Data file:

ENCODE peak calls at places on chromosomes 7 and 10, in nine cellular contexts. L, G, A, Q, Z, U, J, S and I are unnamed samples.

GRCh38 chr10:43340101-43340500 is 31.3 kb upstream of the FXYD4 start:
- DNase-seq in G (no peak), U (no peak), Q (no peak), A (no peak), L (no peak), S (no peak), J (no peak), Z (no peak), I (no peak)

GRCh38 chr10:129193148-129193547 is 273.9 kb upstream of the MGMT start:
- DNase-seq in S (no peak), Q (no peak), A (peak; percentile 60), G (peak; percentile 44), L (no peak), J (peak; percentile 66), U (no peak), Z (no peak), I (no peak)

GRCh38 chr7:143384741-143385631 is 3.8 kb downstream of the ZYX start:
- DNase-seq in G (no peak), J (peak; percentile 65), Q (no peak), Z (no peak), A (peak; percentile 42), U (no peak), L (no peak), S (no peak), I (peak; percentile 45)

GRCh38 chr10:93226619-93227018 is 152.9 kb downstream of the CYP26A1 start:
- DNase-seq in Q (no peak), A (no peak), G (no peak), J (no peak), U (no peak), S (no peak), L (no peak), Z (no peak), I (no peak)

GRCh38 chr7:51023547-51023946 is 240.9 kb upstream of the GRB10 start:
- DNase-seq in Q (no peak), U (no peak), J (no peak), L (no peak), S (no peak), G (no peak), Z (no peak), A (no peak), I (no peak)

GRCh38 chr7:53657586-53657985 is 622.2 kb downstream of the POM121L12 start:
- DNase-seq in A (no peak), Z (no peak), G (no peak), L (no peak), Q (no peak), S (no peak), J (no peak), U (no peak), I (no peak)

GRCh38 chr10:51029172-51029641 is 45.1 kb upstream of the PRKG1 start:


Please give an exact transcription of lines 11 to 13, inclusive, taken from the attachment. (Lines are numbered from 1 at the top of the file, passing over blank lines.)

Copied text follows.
- DNase-seq in Q (no peak), U (no peak), J (no peak), L (no peak), S (no peak), G (no peak), Z (no peak), A (no peak), I (no peak)

GRCh38 chr7:53657586-53657985 is 622.2 kb downstream of the POM121L12 start:
- DNase-seq in A (no peak), Z (no peak), G (no peak), L (no peak), Q (no peak), S (no peak), J (no peak), U (no peak), I (no peak)